Effective Collaborative Programming3

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This was presented by Amit Sharma and Abhishek Agrawal at Agile NCR 2009 Conference held on 18th July at Park Premier Hotel.

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  • The two programmers are still doing two programmers' worth of work, they're just doing it together rather than individually. There's an implicit assumption there that all bugs take the same amount of time to fix. In my experience, this is very much false. When I program without unit tests or a "smart" (syntax-checking) editor, the distribution usually looks like this: 4 hours to write the code. About 6-12 bugs that can be fixed in under 10 minutes. Syntax errors, type mismatches, nulls, and general brain farts. About 2 bugs that take an hour each 1 bug that takes 8-10 hours. which is that
  • Pair programming transforms what has traditionally been a solitary activity into a cooperative effort. Remote pair programming , also known as virtual pair programming or distributed pair programming, is the practice of pair programming where the two programmers comprising the pair are in different locations, working via a collaborative real-time editor, shared desktop, or a remote pair programming IDE plugin.
  • Productivity and quality with distributed teams.
  • A primary consideration in virtual teaming is that of communication. Poor communication can cause problems like inadequate project visibility, wherein everyone does his/her individual work, but no one knows if the pieces can be integrated into a complete solution. Coordination among the team members could also be a problem. Finally, the technology used must be robust enough to support distributed development of software, not just to provide communications.
  • New extension of team (although we very strongly recommend collocation in initial phases)‏
  • The two programmers are still doing two programmers' worth of work, they're just doing it together rather than individually. There's an implicit assumption there that all bugs take the same amount of time to fix. In my experience, this is very much false. When I program without unit tests or a "smart" (syntax-checking) editor, the distribution usually looks like this: 4 hours to write the code. About 6-12 bugs that can be fixed in under 10 minutes. Syntax errors, type mismatches, nulls, and general brain farts. About 2 bugs that take an hour each 1 bug that takes 8-10 hours. which is that
  • Effective Collaborative Programming3

    1. 1. Agile NCR 2009 July 18, 2009 Effective Agile Software Development with Collaborative Programming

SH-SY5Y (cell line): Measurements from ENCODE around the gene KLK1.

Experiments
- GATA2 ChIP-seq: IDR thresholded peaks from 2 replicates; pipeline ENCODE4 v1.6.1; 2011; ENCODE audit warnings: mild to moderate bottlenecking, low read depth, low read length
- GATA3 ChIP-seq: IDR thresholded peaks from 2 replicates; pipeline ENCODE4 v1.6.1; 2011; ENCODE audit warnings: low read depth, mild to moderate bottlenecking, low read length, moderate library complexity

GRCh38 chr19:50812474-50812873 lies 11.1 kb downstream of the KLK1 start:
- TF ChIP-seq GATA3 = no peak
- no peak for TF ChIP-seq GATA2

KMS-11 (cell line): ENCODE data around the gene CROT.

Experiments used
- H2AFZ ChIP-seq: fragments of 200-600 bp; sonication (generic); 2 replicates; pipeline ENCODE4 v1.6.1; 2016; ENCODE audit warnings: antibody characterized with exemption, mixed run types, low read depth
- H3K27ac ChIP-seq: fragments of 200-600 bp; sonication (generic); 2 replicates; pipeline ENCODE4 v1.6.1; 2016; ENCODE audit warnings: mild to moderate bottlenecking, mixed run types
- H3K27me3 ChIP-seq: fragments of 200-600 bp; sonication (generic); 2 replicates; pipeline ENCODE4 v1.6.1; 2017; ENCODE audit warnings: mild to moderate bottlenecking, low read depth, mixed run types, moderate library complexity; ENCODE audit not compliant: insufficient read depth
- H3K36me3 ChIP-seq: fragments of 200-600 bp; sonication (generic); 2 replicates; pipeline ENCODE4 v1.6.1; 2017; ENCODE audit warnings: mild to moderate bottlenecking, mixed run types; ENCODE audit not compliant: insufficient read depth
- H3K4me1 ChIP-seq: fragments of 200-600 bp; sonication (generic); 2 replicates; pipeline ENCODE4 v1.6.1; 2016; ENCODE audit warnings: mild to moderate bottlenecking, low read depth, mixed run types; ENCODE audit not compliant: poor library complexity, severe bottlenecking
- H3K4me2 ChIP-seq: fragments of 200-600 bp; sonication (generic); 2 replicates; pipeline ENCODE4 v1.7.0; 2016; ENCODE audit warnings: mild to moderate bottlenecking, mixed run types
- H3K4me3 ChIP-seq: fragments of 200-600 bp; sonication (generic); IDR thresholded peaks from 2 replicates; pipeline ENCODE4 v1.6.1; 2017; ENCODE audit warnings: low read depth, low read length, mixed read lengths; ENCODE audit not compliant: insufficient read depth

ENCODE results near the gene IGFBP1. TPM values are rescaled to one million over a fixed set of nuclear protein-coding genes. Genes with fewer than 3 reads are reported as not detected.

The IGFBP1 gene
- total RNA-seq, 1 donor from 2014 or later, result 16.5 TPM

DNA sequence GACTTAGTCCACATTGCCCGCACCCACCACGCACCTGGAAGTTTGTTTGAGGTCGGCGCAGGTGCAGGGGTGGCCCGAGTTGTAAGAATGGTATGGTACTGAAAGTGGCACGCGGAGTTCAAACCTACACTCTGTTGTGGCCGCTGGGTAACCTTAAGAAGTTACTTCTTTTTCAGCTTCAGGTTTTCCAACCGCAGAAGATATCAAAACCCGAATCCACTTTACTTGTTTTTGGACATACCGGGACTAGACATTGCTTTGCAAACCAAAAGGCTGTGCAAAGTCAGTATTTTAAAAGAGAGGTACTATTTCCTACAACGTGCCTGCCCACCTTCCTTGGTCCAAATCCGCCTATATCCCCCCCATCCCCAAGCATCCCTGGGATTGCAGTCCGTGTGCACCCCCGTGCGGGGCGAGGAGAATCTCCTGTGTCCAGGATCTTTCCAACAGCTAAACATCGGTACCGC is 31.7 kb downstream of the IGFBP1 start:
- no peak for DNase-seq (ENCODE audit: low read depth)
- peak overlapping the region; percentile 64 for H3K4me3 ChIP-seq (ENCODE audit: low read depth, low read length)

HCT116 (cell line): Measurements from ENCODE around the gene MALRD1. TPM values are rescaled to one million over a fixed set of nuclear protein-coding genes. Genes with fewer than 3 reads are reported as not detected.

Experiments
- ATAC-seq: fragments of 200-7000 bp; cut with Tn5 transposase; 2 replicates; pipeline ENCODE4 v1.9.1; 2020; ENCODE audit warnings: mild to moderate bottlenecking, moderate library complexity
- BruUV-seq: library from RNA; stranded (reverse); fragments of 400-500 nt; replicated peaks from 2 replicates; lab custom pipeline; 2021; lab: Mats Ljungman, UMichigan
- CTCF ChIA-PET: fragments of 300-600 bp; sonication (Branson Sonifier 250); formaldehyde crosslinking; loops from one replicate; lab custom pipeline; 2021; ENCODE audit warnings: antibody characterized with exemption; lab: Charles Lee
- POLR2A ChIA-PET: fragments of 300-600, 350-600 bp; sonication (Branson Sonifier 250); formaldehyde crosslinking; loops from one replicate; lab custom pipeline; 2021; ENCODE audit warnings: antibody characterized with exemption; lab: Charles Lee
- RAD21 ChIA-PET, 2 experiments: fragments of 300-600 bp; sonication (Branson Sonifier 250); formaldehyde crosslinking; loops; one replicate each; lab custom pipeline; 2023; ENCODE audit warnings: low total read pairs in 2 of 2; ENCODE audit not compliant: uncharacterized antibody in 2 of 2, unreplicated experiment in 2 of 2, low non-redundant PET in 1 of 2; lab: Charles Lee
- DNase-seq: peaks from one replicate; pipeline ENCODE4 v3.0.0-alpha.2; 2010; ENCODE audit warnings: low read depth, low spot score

2. 2. Agenda <ul><li>What is Collaborative Programming? </li></ul><ul><li>A day in solo programming </li></ul><ul><li>A day in pair programming </li></ul><ul><li>Economics of collaborative programming </li></ul><ul><li>Cultural and psychological challenges </li></ul><ul><li>How to do it? </li></ul><ul><li>When not to do it? </li></ul><ul><li>Distributed pair programming </li></ul><ul><ul><li>Need </li></ul></ul><ul><ul><li>What it takes </li></ul></ul><ul><ul><li>Tools </li></ul></ul><ul><ul><li>Demo </li></ul></ul><ul><ul><li>When to do it and when not </li></ul></ul><ul><li>Questions </li></ul>
    3. 3. Collaborative programming <ul><li>Involves two programmers side-by-side on the design, coding and testing of a piece of software. </li></ul><ul><li>The concept of driver and navigator </li></ul><ul><li>Constant active review, knowledge sharing and design discussions </li></ul><ul><li>Pair programming transforms what has traditionally been a solitary activity into an interactive & cooperative effort. </li></ul>
    4. 4. A day of a solo programmer
    5. 5. Challenges of solo programming <ul><li>Focus Factor </li></ul><ul><li>Syntactical errors causing at least 10% loss in productivity </li></ul><ul><li>Passive reviews </li></ul><ul><li>No knowledge sharing </li></ul>
    6. 6. A day in collaborative programming
    7. 7. A day in collaborative programming
    8. 8. A day in collaborative programming <ul><li>Minimal distractions as pairing requires respect for each other. </li></ul><ul><li>Navigator catches the syntactical errors even before you compile the code. </li></ul><ul><li>You find an ACTIVE reviewer. </li></ul><ul><li>Knowledge sharing in its true form. </li></ul><ul><li>Design quality </li></ul>
    9. 9. Economics of pair programming <ul><li>Why should I invest for two programmers for the same task??? </li></ul><ul><li>For any two programmers, no matter how good he or she is, if we get them to sit together, the value of their work will be greater than if they sit apart. </li></ul>
    10. 10. Cultural and psychological challenges <ul><li>Some people prefer working alone </li></ul><ul><li>Move from Waterfall to Agile world (no heroics anymore)‏ </li></ul><ul><li>Egos and personality conflicts </li></ul><ul><li>Intimidation by expert </li></ul>